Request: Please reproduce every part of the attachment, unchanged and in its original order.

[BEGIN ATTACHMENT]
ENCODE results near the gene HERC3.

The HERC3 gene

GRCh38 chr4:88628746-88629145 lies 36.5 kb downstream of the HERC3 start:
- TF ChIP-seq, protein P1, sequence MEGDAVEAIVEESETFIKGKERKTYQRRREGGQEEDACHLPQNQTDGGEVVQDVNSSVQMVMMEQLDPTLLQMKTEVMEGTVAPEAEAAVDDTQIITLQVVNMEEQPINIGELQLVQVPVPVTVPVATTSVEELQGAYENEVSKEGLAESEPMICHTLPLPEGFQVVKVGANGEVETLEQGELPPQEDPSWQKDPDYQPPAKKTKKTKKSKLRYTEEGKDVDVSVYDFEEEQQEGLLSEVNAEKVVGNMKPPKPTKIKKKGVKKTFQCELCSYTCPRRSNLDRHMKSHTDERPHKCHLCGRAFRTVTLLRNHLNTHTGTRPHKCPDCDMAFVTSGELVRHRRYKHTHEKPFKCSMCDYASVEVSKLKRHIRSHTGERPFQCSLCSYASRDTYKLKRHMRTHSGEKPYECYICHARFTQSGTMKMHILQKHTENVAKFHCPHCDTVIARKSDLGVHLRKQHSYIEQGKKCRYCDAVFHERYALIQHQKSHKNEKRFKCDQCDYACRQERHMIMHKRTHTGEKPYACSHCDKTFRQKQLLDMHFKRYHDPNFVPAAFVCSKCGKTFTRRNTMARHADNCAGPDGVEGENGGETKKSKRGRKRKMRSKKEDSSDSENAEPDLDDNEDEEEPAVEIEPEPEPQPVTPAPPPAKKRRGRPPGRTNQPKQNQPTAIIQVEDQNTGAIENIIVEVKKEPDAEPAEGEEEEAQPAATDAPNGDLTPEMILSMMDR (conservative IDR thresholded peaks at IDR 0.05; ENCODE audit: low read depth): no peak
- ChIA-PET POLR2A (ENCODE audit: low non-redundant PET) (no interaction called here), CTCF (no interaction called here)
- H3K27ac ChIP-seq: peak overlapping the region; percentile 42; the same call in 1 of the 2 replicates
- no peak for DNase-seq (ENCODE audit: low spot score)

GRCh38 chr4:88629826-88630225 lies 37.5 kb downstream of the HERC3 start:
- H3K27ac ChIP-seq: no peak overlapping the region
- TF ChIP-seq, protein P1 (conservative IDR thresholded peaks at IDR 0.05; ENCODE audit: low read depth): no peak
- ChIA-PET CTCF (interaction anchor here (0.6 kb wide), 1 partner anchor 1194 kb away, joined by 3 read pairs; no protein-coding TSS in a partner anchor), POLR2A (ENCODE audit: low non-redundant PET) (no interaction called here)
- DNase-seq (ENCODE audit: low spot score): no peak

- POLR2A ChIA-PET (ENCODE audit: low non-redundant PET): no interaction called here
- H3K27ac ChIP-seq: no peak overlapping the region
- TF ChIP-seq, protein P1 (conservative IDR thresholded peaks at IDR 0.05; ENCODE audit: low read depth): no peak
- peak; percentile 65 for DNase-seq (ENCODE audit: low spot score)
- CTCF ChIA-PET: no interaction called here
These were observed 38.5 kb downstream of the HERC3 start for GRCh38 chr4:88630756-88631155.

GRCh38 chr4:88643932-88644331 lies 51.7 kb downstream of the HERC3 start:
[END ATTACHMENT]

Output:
ENCODE results near the gene HERC3.

The HERC3 gene

GRCh38 chr4:88628746-88629145 lies 36.5 kb downstream of the HERC3 start:
- TF ChIP-seq, protein P1, sequence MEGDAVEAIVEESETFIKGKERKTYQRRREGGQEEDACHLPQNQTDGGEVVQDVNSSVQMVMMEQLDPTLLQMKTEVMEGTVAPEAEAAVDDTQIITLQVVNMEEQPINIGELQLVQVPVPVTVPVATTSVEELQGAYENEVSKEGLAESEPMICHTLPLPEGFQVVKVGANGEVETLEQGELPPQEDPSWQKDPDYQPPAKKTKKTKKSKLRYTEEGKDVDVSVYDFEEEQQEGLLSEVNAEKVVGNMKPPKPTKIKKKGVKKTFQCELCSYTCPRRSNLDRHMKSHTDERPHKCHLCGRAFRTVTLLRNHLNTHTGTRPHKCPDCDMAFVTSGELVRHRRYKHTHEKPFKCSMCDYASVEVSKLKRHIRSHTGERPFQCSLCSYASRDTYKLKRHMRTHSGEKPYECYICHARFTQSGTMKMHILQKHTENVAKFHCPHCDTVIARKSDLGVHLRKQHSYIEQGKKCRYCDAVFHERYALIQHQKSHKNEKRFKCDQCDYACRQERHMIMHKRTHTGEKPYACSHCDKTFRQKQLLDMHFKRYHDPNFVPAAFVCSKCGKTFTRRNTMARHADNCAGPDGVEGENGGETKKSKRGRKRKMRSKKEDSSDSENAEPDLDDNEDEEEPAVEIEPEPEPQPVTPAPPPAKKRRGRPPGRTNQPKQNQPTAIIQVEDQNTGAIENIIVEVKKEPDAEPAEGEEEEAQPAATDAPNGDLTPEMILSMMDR (conservative IDR thresholded peaks at IDR 0.05; ENCODE audit: low read depth): no peak
- ChIA-PET POLR2A (ENCODE audit: low non-redundant PET) (no interaction called here), CTCF (no interaction called here)
- H3K27ac ChIP-seq: peak overlapping the region; percentile 42; the same call in 1 of the 2 replicates
- no peak for DNase-seq (ENCODE audit: low spot score)

GRCh38 chr4:88629826-88630225 lies 37.5 kb downstream of the HERC3 start:
- H3K27ac ChIP-seq: no peak overlapping the region
- TF ChIP-seq, protein P1 (conservative IDR thresholded peaks at IDR 0.05; ENCODE audit: low read depth): no peak
- ChIA-PET CTCF (interaction anchor here (0.6 kb wide), 1 partner anchor 1194 kb away, joined by 3 read pairs; no protein-coding TSS in a partner anchor), POLR2A (ENCODE audit: low non-redundant PET) (no interaction called here)
- DNase-seq (ENCODE audit: low spot score): no peak

- POLR2A ChIA-PET (ENCODE audit: low non-redundant PET): no interaction called here
- H3K27ac ChIP-seq: no peak overlapping the region
- TF ChIP-seq, protein P1 (conservative IDR thresholded peaks at IDR 0.05; ENCODE audit: low read depth): no peak
- peak; percentile 65 for DNase-seq (ENCODE audit: low spot score)
- CTCF ChIA-PET: no interaction called here
These were observed 38.5 kb downstream of the HERC3 start for GRCh38 chr4:88630756-88631155.

GRCh38 chr4:88643932-88644331 lies 51.7 kb downstream of the HERC3 start: